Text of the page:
Heading home from my first day of work, I found myself in a packed Uber Pool in rush hour Hyderabad traffic. We moved at a glacial pace from the Youth4Jobs office in Banjara Hills, the radio tuned to a Telugu pop station. One passenger gossiped on her phone, the other scrolled through Twitter. From the backseat, I tried to focus on anything but the vehicular chaos around me: young men eating at a pani puri cart, a child gazing longingly at a sweets shop.
However, some sights caught me off guard: autorickshaws advertising mobile booking through the Ola app; a customer scanning a QR code to pay for his food; a line of giant unfinished cement pillars sprouting out of the middle of the road.
This is my second trip to India; I spent an undergraduate semester here in Hyderabad in 2013. But a lot has changed since and it is difficult not to compare then and now. Mobile apps have transformed daily life and a long-awaited metro system is in the works. The city itself became part of the newest Indian state, Telangana, in 2014.  As I process these updates from the past few years, the traditionally-slow march of progress has seemed less like rush hour traffic inching through crowded streets and more like a competitive road race. I see that I have a lot of catching up to do.
Over the past month I have been contemplating the meaning of ‘progress’, both in the field of development and in my own fellowship placement. Beyond simply building a metro system, for example, it questions the action’s future implications: How will this improve the standard of living in Hyderabad? Is this measurable? Is it the same for everyone? And for me, as a foreigner, can I ever truly understand how this progress will impact India’s diverse populace? I don’t know. But with every unfamiliar experience in this familiar city, I see modern India more and more as a growing organism that requires new solutions to old problems.
At Youth4Jobs (Y4J), the core problem is how to help the huge population of young adults with disabilities enter the workforce, to create and sustain viable livelihoods. The solution in place is a national network of skilling centers, in which Millennial-aged disabled youth are placed in small cohorts and taught computer skills, soft skills, English, and select specializations. They are then placed at companies that have themselves been sensitized through corporate workshops (also offered by Y4J). Potential workplaces include retail outlets, jewelers, hotels, call centers, salons, and more. This program has expanded in five years from one skilling center to 22, from one state to 11. 
I had the privilege of visiting Y4J’s Hyderabad training center in my first week here. Students are enrolled in programs ranging from a couple weeks to two months, in which they are equipped with the competitive communication and technology skills needed to work a public-facing job. Over two days I observed classes in session and offered my assistance. It was a lovely opportunity to engage with young adults with vision, speech and hearing, and locomotor impairments and learn their stories. For these students, two months of intensive classes leads to life-changing gainful employment—visible, measurable progress.
Building on its success, Y4J is expanding into new ventures such as my project, Not Just Art (NJA). Through a comprehensive web portal, social media marketing, and a network of artists and advocates, we will promote the work of disabled artists across India to the international art world. In the coming months we will branch into e-commerce, helping artists earn steady income via art sales. My role in this project is multifaceted: researching disability art initiatives, communicating with artists, learning about web accessibility standards, managing social media, and other tasks that wax and wane from day to day.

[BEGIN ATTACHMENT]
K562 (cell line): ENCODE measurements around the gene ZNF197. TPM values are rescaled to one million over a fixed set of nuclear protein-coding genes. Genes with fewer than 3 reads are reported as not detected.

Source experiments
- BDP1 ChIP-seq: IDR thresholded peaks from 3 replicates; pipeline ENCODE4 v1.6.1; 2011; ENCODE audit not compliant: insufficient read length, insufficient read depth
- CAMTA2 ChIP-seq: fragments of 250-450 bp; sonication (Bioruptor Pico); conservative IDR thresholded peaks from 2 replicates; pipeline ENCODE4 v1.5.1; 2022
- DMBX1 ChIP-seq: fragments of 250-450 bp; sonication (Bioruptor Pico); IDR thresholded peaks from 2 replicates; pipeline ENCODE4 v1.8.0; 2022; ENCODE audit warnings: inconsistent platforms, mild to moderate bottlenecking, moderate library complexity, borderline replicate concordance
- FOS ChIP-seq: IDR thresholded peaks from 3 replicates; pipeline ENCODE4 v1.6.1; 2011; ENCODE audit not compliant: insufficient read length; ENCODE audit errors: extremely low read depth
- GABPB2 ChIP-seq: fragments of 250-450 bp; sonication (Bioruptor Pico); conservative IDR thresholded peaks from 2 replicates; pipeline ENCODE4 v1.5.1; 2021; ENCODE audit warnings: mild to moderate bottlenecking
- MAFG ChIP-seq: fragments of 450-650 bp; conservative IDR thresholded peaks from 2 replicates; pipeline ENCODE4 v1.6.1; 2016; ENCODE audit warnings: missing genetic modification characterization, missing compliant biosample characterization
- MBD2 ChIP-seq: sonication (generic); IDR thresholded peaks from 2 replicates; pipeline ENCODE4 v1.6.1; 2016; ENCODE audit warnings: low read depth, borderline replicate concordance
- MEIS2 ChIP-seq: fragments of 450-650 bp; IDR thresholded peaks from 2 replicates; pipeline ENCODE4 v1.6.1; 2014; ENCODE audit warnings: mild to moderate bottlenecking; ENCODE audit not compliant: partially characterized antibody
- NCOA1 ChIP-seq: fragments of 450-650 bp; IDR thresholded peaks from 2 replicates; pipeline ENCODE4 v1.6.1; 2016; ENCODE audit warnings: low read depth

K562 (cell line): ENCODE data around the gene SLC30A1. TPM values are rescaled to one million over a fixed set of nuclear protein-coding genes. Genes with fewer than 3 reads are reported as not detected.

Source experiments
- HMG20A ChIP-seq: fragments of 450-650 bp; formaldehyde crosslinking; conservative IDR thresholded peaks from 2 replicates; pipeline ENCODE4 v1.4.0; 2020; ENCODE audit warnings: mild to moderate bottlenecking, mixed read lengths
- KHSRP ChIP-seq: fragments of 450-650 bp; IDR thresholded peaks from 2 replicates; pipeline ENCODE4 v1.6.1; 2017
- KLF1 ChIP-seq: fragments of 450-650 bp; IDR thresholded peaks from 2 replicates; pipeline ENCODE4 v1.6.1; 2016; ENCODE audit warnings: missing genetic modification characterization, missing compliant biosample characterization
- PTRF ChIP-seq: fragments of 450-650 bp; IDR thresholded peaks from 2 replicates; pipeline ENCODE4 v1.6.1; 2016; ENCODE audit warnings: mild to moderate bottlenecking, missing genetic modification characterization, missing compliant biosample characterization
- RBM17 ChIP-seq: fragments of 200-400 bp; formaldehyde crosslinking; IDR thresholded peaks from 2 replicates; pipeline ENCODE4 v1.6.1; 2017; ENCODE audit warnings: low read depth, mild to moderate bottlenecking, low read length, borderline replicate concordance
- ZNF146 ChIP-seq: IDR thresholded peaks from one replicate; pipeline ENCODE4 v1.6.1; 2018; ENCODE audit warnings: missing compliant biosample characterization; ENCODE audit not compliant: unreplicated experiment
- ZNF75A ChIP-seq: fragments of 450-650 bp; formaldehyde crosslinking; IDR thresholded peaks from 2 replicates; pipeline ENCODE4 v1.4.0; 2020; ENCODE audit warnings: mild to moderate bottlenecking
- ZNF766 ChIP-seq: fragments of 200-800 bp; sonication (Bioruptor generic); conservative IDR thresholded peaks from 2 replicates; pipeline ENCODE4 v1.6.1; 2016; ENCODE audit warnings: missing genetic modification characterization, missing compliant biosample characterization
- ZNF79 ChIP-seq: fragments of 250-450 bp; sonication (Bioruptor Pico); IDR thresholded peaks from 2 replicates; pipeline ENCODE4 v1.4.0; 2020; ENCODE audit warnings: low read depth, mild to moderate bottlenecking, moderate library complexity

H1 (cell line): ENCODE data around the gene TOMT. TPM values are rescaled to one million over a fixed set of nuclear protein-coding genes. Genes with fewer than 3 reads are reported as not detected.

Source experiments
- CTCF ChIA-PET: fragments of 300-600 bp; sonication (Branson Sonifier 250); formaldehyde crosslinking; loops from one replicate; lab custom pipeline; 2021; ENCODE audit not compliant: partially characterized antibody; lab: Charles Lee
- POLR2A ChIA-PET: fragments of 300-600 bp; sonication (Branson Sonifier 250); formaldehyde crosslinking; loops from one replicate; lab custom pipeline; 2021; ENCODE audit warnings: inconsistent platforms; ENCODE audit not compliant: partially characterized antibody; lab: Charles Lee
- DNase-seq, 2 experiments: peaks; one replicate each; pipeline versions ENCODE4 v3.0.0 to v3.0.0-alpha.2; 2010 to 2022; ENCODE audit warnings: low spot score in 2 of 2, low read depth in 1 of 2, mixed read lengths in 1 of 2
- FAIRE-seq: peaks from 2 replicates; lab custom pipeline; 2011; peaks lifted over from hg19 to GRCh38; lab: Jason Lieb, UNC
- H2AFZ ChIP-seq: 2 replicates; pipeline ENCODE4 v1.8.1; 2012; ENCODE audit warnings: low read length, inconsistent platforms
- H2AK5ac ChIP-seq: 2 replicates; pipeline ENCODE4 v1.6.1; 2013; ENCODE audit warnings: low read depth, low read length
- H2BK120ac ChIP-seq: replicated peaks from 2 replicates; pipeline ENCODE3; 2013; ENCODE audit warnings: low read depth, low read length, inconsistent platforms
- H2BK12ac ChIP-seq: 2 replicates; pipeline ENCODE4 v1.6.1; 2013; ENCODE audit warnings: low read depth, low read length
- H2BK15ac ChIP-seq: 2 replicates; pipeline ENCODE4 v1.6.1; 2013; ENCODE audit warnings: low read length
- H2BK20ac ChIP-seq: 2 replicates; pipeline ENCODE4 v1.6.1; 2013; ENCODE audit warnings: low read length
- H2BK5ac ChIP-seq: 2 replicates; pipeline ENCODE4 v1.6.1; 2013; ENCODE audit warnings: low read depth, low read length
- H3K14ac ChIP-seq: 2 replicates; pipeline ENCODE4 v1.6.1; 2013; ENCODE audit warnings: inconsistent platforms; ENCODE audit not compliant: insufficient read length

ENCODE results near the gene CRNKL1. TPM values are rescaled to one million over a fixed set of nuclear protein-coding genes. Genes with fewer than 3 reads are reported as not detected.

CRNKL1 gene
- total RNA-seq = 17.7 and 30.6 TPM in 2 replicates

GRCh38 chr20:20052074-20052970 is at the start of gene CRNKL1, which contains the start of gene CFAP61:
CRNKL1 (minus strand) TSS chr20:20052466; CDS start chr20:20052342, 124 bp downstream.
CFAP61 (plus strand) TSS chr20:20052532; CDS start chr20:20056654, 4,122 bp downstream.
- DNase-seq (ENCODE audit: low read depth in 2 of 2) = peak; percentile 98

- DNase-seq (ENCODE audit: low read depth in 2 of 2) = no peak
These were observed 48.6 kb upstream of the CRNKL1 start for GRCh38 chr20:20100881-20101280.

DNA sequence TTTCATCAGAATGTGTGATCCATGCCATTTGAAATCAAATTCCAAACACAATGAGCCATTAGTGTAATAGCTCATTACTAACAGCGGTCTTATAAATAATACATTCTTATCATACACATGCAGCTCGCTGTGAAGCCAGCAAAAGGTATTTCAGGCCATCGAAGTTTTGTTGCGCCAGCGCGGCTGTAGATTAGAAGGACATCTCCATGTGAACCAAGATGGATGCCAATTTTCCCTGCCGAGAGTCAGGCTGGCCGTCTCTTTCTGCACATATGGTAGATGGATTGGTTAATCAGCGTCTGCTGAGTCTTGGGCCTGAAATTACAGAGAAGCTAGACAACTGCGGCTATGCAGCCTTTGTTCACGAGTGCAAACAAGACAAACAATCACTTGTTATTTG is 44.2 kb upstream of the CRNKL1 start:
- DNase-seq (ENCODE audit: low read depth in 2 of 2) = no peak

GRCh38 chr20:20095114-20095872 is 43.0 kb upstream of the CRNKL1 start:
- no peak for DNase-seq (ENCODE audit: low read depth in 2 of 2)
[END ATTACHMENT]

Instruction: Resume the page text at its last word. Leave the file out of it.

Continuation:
It can be hard to grasp the impact of one’s work when pushing against the status quo—at Y4J, when empowering people with disabilities who have been systematically excluded from mainstream society. But I believe the shift from Y4J’s classroom training to NJA’s digital platform is indicative of an evolving global mindset that makes these initiatives possible. It embraces international and cross-cultural collaboration; it doesn’t shy away from breaking stereotypes. It can be risky, undoubtedly, as digital initiatives involve investing in often-unreliable technologies and distant partners. But this is progress, however slowly it may become visible. As I am learning every day, it requires an honest assessment of one’s limitations and a willingness to step into uncharted territory with humility and an open mind.
Since that first Uber ride in rush hour, I have been less taken aback by the unfamiliar. Hyderabad has changed a whole lot in four years, but so have I. As I ease into this fellowship, I want to cultivate an experience free of comparisons—shifting away from what is known or novel, better or worse, to focus on simply what is; to accept each day as it comes and trust that the process of progress will carry me forward at its own pace.
In these ten months I will be sharing my rambling thoughts, quick sketches, and unanswerable questions from several perspectives: as an AIF Fellow, a woman, an artist and musician, an biracial American of Indian ancestry, a librarian, a runner, and a lifelong student in India. It is my privilege and pleasure to join the AIF community.
 Sivaraman, Sriram. “The Story of India’s 29th State—Telangana.” The Hindu, 1 June 2016. http://www.thehindu.com/news/national/telangana/The-story-of-Indias-29th-State-%E2%80%94-Telangana/article14384461.ece. Accessed 20 October 2017.
 “PWD Youth.” Youth4Jobs, 2017. http://youth4jobs.org/pwdyouth.php#linkscroll. Accessed 20 October 2017.